because it is caused by God. The intelligence of God, then, consists in the 
intelligible order of the universe. The principle admits of an almost 
pantheistic reading; since human intelligence is incapable of apprehending 
the essence of God apart from what is evident in Creation, we have no 
grounds for imagining God's intelligence apart from its expression in 
nature. Dawkins is barred from interpreting it that way by his own exclusion 
of pantheism from consideration. 

It may seem that, by talking of God's intelligence in those terms, 
theologians of the Thomistic bent are capitalizing on a special sense of the 
term in order to make an argument for intelligence that would be 
unwarranted if they were to insist on the plain meaning of the word. That 
appearance of jargon is mostly an illusion of historical change. The sense in 
which Dawkins talks of intelligence as a properly of the God Hypothesis is 
the result of centuries of semantic shift. That shift may be explained in part 
by the pressures put on the subject of intelligence by the development of 
nearly a millennium of study on human consciousness. In order to 
understand intelligence as a phenomenon in contingent beings, philosophy 
and science has had to constrain its meaning in ways that have gradually 
overtaken the public perception of what it mean to be intelligent. 
Intelligence had a broader sense when Aquinas wrote the Summa 40 The 
quantitative sense most apparent in modern discussion of intelligence would 
have been largely foreign to his contemporaries, who regarded it as a 
faculty more akin to what we mean when we talk of apprehending or 



39 103 

40 Cf. eg. C.S. Lewis, The Discarded Image. Lewis is perhaps best known as 
an apologist for Protestant Christianity. He was also (and perhaps foremost) 
a scholar of medieval and Renaissance literature and society, and it was in 
that capacity that he wrote The Discarded Image. His apologetic, though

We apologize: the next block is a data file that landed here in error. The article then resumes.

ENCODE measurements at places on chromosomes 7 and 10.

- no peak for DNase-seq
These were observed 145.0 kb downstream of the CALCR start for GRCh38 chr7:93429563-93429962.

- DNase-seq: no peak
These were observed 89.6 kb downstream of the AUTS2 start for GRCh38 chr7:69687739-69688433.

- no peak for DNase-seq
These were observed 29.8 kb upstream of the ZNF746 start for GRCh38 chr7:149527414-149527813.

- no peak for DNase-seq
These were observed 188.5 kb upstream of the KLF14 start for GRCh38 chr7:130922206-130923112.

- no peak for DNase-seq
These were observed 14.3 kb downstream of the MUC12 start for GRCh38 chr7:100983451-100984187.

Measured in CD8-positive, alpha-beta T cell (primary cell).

perennially popular, is idiosyncratic and, as Lewis himself admitted, amateur. 



62 Against the Irreligious Right 

recognizing a thing, and it would not have been wholly incomprehensible to 
talk of the universe as intelligent in the same way that Dawkins talks of it as 
anthropic. That is to say, any universe that made teleology possible would 
be an intelligent universe, and the cause on which that universe was 
ultimately contingent would have to be, in some way, responsible for that 
intelligibility. 

Seemingly oblivious to the complications of debating a theologian across 
a span of eight centuries, Dawkins holds his ground. "The first cause that 
we seek," he argues, "must have been the simple basis for a self- 
bootstrapping crane which eventually raised the world as we know it into its 
present complex existence." 41 It would be interesting to know how Dawkins 
envisions the difference between a skyhook and a "self-bootstrapping 
crane." They sound suspiciously synonymous, as though Dawkins could not 
bring himself to admit that accepting the logical necessity of a first cause 
also commits him to at least one skyhook. His entire objection to Thomistic 
theology threatens to pull apart under the stress of his unwillingness to 
follow the first cause argument to its logical conclusion. 

♦ 

In the interest of following his argument through to the end, it may worth 
temporarily overlooking the defects inherent in the first two clauses of his 
theology. The systematic argument he makes against theism (and, in its 
capacity as "the factual premise of religion", one of three arguments against 
religion in toto) is made possible by the addition of the third clause, that 
God "created the universe and everything in it, including us." 

Dawkins himself calls his argument "the Ultimate Boeing 747 gambit." 
His preference for that name is largely anecdotal; a more descriptive name 
would be the Probabilistic Argument Against the God Hypothesis, and as 
such, this is the last mention Fred Hoyle's accidental 747 will receive here. 
For Dawkins it is "the central argument of my book," and he summarizes it 
with six numbered points: 

1. One of the greatest challenges to the human intellect, over the 
centuries, has been to explain how the complex, improbable 
appearance of design in the universe arises. 

2. The natural temptation is to attribute the appearance of design to 
actual design itself. In the case of a man-made artifact such as a 



41 TGD, 185 



Covert Theology 63